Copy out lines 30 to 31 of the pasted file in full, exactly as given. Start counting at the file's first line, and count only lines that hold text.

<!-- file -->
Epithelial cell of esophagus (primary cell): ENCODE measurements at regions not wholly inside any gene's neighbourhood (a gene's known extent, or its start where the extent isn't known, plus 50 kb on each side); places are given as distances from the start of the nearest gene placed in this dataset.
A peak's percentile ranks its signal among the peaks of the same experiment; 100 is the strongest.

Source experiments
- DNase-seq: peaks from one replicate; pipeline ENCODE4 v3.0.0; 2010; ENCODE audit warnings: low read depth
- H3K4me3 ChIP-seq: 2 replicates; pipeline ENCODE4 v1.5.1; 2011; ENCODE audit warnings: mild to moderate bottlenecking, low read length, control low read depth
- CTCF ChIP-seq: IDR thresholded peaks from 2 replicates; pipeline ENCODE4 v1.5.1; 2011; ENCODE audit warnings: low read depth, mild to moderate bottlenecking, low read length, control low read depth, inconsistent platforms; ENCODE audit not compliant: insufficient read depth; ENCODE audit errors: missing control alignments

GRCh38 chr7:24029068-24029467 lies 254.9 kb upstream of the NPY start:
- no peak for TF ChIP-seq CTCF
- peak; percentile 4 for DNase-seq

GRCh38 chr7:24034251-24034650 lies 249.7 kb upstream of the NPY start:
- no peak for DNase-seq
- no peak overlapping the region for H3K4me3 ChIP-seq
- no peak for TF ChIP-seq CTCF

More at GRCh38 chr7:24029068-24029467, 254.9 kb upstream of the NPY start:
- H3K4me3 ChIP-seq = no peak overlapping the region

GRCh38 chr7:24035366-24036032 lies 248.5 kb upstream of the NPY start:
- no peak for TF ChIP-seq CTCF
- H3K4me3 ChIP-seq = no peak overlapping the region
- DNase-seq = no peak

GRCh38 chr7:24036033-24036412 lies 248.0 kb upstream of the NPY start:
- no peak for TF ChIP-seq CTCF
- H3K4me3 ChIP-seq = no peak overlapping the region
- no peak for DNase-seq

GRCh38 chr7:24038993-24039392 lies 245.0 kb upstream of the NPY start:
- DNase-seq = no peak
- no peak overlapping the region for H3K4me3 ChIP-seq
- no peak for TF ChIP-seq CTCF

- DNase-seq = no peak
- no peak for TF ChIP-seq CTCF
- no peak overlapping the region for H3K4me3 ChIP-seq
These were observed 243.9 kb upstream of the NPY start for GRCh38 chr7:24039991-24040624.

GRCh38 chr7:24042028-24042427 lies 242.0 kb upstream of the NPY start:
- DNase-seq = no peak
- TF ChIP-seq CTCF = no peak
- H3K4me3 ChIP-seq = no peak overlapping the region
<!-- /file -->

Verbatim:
- no peak overlapping the region for H3K4me3 ChIP-seq
These were observed 243.9 kb upstream of the NPY start for GRCh38 chr7:24039991-24040624.